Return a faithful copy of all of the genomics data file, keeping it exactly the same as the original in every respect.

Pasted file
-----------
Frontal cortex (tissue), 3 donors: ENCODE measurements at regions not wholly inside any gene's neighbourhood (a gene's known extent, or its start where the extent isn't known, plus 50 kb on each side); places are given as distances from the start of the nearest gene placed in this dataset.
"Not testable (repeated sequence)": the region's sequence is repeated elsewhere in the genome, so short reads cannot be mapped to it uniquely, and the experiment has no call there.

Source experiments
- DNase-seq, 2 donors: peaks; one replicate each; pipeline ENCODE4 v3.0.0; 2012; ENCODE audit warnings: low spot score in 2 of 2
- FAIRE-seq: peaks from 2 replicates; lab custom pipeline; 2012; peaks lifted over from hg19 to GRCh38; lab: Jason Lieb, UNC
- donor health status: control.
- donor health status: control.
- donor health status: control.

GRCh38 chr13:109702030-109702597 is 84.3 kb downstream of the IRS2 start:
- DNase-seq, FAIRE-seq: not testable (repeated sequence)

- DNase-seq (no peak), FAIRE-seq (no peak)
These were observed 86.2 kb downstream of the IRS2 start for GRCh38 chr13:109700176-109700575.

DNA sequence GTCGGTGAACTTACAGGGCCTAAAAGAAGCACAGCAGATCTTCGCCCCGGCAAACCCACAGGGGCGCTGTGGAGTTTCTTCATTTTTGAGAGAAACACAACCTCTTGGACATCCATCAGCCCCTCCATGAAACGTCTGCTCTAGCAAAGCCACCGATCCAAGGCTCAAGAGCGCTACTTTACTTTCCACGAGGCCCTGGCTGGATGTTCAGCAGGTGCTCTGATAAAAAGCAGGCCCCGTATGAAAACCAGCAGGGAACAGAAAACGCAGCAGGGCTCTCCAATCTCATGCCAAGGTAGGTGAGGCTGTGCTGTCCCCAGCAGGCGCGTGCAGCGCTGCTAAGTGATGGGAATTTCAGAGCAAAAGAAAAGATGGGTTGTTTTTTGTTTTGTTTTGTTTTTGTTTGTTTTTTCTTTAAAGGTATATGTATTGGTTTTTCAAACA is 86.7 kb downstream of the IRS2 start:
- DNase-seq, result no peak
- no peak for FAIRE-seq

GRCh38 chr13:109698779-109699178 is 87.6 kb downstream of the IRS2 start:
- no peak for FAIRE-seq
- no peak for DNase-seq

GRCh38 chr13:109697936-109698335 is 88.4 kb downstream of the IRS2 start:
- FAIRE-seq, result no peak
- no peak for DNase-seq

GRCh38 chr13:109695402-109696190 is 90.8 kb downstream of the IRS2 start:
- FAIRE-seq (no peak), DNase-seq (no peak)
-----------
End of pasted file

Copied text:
Frontal cortex (tissue), 3 donors: ENCODE measurements at regions not wholly inside any gene's neighbourhood (a gene's known extent, or its start where the extent isn't known, plus 50 kb on each side); places are given as distances from the start of the nearest gene placed in this dataset.
"Not testable (repeated sequence)": the region's sequence is repeated elsewhere in the genome, so short reads cannot be mapped to it uniquely, and the experiment has no call there.

Source experiments
- DNase-seq, 2 donors: peaks; one replicate each; pipeline ENCODE4 v3.0.0; 2012; ENCODE audit warnings: low spot score in 2 of 2
- FAIRE-seq: peaks from 2 replicates; lab custom pipeline; 2012; peaks lifted over from hg19 to GRCh38; lab: Jason Lieb, UNC
- donor health status: control.
- donor health status: control.
- donor health status: control.

GRCh38 chr13:109702030-109702597 is 84.3 kb downstream of the IRS2 start:
- DNase-seq, FAIRE-seq: not testable (repeated sequence)

- DNase-seq (no peak), FAIRE-seq (no peak)
These were observed 86.2 kb downstream of the IRS2 start for GRCh38 chr13:109700176-109700575.

DNA sequence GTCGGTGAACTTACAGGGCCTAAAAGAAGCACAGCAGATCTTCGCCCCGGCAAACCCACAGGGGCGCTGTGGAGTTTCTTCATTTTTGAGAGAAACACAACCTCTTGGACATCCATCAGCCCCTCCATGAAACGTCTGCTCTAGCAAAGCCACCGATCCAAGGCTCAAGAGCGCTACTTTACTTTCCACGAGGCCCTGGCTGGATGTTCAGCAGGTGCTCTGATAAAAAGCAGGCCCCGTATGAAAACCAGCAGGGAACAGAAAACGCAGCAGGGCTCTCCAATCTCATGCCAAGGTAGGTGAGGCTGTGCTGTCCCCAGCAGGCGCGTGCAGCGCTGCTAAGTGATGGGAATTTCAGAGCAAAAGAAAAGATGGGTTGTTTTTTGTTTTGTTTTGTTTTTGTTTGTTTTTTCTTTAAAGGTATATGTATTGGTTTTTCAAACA is 86.7 kb downstream of the IRS2 start:
- DNase-seq, result no peak
- no peak for FAIRE-seq

GRCh38 chr13:109698779-109699178 is 87.6 kb downstream of the IRS2 start:
- no peak for FAIRE-seq
- no peak for DNase-seq

GRCh38 chr13:109697936-109698335 is 88.4 kb downstream of the IRS2 start:
- FAIRE-seq, result no peak
- no peak for DNase-seq

GRCh38 chr13:109695402-109696190 is 90.8 kb downstream of the IRS2 start:
- FAIRE-seq (no peak), DNase-seq (no peak)